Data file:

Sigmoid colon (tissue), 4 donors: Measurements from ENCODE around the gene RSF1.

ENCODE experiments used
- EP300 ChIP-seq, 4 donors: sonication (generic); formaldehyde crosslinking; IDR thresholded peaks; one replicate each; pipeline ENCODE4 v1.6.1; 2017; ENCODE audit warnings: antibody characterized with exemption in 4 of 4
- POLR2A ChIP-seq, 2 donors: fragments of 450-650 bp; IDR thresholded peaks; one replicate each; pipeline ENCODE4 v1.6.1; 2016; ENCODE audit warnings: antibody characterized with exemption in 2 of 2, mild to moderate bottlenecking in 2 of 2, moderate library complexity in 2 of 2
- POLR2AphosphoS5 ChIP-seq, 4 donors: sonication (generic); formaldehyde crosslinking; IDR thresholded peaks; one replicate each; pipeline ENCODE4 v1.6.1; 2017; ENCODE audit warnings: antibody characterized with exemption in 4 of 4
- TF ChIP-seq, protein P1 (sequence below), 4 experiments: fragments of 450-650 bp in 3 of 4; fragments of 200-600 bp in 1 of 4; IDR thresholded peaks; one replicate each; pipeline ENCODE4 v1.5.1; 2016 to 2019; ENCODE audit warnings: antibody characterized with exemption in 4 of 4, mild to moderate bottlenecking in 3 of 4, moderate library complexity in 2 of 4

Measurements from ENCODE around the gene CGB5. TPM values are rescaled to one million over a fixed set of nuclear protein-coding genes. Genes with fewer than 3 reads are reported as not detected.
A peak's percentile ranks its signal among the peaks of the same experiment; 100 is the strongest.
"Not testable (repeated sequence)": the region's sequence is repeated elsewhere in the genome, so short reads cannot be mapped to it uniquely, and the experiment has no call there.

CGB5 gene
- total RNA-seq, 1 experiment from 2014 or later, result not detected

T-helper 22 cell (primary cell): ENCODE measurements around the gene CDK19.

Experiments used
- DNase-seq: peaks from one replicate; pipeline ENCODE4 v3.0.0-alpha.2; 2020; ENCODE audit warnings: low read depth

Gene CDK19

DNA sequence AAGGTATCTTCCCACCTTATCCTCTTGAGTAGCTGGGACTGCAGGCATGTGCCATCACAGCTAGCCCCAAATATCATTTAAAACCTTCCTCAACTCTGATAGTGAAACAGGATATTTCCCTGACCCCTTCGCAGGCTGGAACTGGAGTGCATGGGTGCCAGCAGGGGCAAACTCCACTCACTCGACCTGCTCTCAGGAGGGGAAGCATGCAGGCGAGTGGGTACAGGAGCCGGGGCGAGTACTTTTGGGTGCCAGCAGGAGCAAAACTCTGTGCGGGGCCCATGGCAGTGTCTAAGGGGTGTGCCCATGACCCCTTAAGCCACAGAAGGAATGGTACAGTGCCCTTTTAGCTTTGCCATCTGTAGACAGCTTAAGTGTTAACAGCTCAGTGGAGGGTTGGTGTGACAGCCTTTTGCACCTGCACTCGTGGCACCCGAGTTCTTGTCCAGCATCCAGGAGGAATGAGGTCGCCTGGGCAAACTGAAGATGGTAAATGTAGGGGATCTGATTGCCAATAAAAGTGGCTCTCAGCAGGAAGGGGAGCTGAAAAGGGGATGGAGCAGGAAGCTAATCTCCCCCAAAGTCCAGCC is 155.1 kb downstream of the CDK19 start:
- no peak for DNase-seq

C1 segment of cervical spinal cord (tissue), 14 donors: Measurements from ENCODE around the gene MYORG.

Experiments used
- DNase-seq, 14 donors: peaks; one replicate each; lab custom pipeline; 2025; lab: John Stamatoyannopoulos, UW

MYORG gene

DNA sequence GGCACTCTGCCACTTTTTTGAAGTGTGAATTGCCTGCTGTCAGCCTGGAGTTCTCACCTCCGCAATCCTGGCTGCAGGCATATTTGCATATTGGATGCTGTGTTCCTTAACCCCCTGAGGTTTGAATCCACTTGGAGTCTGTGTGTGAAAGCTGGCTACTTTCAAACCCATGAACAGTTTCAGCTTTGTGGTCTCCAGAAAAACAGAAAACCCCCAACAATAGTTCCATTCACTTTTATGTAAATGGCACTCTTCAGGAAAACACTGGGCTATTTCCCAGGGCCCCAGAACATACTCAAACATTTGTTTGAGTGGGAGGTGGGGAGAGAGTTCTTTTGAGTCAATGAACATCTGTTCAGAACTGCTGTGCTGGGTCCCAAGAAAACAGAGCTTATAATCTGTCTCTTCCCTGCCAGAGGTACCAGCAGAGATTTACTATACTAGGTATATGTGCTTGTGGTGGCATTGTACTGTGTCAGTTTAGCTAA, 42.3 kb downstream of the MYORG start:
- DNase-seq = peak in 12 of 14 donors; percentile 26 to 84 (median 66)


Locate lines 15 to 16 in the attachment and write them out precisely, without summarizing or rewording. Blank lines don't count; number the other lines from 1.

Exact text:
Gene CDK19

DNA sequence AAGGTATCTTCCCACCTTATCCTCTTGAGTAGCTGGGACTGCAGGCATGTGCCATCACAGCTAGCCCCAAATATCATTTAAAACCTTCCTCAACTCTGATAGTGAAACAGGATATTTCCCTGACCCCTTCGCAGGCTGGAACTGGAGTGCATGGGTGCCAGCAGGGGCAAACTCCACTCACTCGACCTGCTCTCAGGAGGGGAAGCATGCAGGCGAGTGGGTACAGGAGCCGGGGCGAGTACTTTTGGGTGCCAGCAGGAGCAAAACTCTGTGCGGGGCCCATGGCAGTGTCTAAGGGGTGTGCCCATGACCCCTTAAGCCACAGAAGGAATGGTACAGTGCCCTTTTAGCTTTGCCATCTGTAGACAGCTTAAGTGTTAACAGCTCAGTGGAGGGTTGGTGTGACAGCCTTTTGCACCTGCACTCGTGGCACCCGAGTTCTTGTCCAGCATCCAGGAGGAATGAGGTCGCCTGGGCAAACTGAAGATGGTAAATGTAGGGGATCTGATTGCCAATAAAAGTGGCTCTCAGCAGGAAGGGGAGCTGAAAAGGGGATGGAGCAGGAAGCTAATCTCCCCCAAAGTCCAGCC is 155.1 kb downstream of the CDK19 start: